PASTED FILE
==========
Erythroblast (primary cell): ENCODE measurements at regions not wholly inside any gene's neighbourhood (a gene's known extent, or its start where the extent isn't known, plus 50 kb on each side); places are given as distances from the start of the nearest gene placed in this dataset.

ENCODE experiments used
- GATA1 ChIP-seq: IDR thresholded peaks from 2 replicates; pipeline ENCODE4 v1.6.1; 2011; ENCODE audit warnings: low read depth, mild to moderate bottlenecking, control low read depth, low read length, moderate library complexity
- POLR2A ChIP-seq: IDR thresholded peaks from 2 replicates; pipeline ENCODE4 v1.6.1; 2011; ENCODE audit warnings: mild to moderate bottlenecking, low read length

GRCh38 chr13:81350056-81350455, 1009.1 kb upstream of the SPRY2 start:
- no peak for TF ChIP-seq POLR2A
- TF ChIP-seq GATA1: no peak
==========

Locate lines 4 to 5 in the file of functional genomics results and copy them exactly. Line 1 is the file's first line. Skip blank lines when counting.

- POLR2A ChIP-seq: IDR thresholded peaks from 2 replicates; pipeline ENCODE4 v1.6.1; 2011; ENCODE audit warnings: mild to moderate bottlenecking, low read length

GRCh38 chr13:81350056-81350455, 1009.1 kb upstream of the SPRY2 start: